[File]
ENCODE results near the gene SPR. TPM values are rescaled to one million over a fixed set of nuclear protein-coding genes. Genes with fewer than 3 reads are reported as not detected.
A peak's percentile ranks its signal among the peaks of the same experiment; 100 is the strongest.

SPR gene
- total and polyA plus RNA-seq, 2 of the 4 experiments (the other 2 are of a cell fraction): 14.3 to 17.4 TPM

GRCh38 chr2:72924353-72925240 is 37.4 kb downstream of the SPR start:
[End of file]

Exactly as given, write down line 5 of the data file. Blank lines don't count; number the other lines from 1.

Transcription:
GRCh38 chr2:72924353-72925240 is 37.4 kb downstream of the SPR start: